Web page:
In the summary of the book, you'll find the outline of the story of Phyre and her obsessive crush on Mia, her drama teacher...and her "blind" relationship at the same time with the "You" of her play. There is nothing more I would give away on that count except to say that the invisible is so beautifully drawn here on the "You" character that you ache for him/her. This, of course, shows the writing talent and expressive gifts of the author.
I enjoyed very much, as well, her instructions to the drama class on how to find the emotions and meanings in their acting. What a wonderful way to work Phyre's emotional turmoil and "You's" behind the scenes feelings into the story/play. And then, the school play on top of the storyline play was so enjoyable a read.
This is a unique book. One that I won't be surprised to find visited with awards this year. Get it and experience a wonderful story. Guaranteed to please you. Good for Bloomsbury!"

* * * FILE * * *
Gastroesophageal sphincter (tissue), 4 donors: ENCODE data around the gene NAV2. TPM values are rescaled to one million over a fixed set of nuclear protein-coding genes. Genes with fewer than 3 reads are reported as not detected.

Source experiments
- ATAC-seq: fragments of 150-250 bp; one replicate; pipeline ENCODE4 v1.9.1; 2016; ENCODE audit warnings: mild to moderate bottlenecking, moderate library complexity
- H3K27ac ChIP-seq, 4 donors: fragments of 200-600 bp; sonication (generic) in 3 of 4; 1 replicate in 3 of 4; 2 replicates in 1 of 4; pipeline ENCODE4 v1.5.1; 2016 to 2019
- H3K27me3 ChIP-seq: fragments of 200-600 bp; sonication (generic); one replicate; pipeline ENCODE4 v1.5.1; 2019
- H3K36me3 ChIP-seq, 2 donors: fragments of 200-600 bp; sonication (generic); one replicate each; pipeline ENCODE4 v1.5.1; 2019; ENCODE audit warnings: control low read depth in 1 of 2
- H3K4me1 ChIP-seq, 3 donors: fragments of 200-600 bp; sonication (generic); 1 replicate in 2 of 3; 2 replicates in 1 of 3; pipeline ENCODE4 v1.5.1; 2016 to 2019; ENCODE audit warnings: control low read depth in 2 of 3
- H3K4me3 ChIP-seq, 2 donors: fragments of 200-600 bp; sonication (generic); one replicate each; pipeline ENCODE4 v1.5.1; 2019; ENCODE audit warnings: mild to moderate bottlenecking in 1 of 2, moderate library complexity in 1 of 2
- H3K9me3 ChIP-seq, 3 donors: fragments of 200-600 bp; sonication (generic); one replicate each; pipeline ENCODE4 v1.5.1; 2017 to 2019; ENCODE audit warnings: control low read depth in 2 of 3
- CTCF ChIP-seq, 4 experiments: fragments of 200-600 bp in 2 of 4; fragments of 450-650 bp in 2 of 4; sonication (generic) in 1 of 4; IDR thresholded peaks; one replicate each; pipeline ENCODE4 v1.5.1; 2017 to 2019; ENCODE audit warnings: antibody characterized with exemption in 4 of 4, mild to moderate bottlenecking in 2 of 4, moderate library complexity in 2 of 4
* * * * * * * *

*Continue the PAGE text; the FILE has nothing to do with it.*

* 5 stars *
Find out what my characters did on Halloween night during the semester of Between You & Me. Read my bonus Halloween scene as part of the Halloween Character Booktacular hosted at A Book Lover's Review or download it with the button above.
I often have music in my head - my personal soundtrack - so I've created a soundtrack for Between You and Me of artists and songs that reflect moments throughout the book. It was one of my most enjoyable goals, to tell the story simultaneously through songs that set the scene.
You can play them on the Grooveshark player here and check out the page numbers they correspond to by clicking the right and left arrows.
1) Feist, "Secret Heart"
“Secret heart, what are you made, what are you so afraid of… This very secret that you’re trying to conceal Is the very same one that you’re dying to reveal.”
2) KT Tunstall, "Suddenly I See"
“Everything around her is a silver pool of light…. Suddenly I see, this is what I want to be, Suddenly I see”
3) Ingrid Michaelson "The Way I Am"
“If you were falling, then I would catch you”
4) Regina Spektor, "The Call"
“It started out as a feeling, which then grew into a hope. Which then turned into a quiet thought, which then turned into a quiet word. And then that word grew louder and louder, until it was a battle cry…”